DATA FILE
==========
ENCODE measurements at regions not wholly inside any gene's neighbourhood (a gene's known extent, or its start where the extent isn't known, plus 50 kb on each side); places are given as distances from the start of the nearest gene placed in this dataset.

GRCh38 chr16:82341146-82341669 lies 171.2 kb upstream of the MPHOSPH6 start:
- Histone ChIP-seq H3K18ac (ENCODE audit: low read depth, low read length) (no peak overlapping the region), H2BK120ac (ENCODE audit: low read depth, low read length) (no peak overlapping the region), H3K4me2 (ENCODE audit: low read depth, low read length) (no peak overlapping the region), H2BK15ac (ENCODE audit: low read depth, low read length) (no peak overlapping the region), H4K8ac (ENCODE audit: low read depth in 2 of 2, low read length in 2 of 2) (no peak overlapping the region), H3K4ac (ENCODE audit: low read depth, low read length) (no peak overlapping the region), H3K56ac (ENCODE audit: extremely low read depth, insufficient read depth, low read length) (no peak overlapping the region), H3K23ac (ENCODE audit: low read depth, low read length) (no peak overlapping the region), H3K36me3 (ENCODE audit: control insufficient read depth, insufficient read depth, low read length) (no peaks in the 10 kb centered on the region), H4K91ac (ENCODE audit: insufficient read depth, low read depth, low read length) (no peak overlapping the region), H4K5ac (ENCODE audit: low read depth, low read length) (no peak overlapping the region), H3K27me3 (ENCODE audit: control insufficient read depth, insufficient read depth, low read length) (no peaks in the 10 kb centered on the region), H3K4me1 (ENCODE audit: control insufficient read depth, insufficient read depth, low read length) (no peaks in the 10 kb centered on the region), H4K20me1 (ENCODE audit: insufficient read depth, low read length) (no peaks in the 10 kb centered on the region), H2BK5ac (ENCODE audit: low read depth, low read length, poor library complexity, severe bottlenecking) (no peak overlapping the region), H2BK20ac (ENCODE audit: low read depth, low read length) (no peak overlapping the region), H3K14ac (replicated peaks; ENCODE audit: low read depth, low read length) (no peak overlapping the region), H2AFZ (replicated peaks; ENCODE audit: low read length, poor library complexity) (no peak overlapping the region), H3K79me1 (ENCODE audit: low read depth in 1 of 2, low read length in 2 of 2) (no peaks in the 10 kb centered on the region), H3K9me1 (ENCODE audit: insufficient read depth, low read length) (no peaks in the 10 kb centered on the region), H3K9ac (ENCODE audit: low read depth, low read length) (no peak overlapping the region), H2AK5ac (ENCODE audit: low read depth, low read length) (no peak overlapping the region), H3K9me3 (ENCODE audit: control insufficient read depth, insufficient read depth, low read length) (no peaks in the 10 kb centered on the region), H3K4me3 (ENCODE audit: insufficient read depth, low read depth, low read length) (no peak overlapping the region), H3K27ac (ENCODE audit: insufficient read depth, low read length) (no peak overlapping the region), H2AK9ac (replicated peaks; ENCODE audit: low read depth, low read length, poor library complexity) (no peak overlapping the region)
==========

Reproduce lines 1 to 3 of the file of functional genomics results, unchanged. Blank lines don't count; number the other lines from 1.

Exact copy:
ENCODE measurements at regions not wholly inside any gene's neighbourhood (a gene's known extent, or its start where the extent isn't known, plus 50 kb on each side); places are given as distances from the start of the nearest gene placed in this dataset.

GRCh38 chr16:82341146-82341669 lies 171.2 kb upstream of the MPHOSPH6 start:
- Histone ChIP-seq H3K18ac (ENCODE audit: low read depth, low read length) (no peak overlapping the region), H2BK120ac (ENCODE audit: low read depth, low read length) (no peak overlapping the region), H3K4me2 (ENCODE audit: low read depth, low read length) (no peak overlapping the region), H2BK15ac (ENCODE audit: low read depth, low read length) (no peak overlapping the region), H4K8ac (ENCODE audit: low read depth in 2 of 2, low read length in 2 of 2) (no peak overlapping the region), H3K4ac (ENCODE audit: low read depth, low read length) (no peak overlapping the region), H3K56ac (ENCODE audit: extremely low read depth, insufficient read depth, low read length) (no peak overlapping the region), H3K23ac (ENCODE audit: low read depth, low read length) (no peak overlapping the region), H3K36me3 (ENCODE audit: control insufficient read depth, insufficient read depth, low read length) (no peaks in the 10 kb centered on the region), H4K91ac (ENCODE audit: insufficient read depth, low read depth, low read length) (no peak overlapping the region), H4K5ac (ENCODE audit: low read depth, low read length) (no peak overlapping the region), H3K27me3 (ENCODE audit: control insufficient read depth, insufficient read depth, low read length) (no peaks in the 10 kb centered on the region), H3K4me1 (ENCODE audit: control insufficient read depth, insufficient read depth, low read length) (no peaks in the 10 kb centered on the region), H4K20me1 (ENCODE audit: insufficient read depth, low read length) (no peaks in the 10 kb centered on the region), H2BK5ac (ENCODE audit: low read depth, low read length, poor library complexity, severe bottlenecking) (no peak overlapping the region), H2BK20ac (ENCODE audit: low read depth, low read length) (no peak overlapping the region), H3K14ac (replicated peaks; ENCODE audit: low read depth, low read length) (no peak overlapping the region), H2AFZ (replicated peaks; ENCODE audit: low read length, poor library complexity) (no peak overlapping the region), H3K79me1 (ENCODE audit: low read depth in 1 of 2, low read length in 2 of 2) (no peaks in the 10 kb centered on the region), H3K9me1 (ENCODE audit: insufficient read depth, low read length) (no peaks in the 10 kb centered on the region), H3K9ac (ENCODE audit: low read depth, low read length) (no peak overlapping the region), H2AK5ac (ENCODE audit: low read depth, low read length) (no peak overlapping the region), H3K9me3 (ENCODE audit: control insufficient read depth, insufficient read depth, low read length) (no peaks in the 10 kb centered on the region), H3K4me3 (ENCODE audit: insufficient read depth, low read depth, low read length) (no peak overlapping the region), H3K27ac (ENCODE audit: insufficient read depth, low read length) (no peak overlapping the region), H2AK9ac (replicated peaks; ENCODE audit: low read depth, low read length, poor library complexity) (no peak overlapping the region)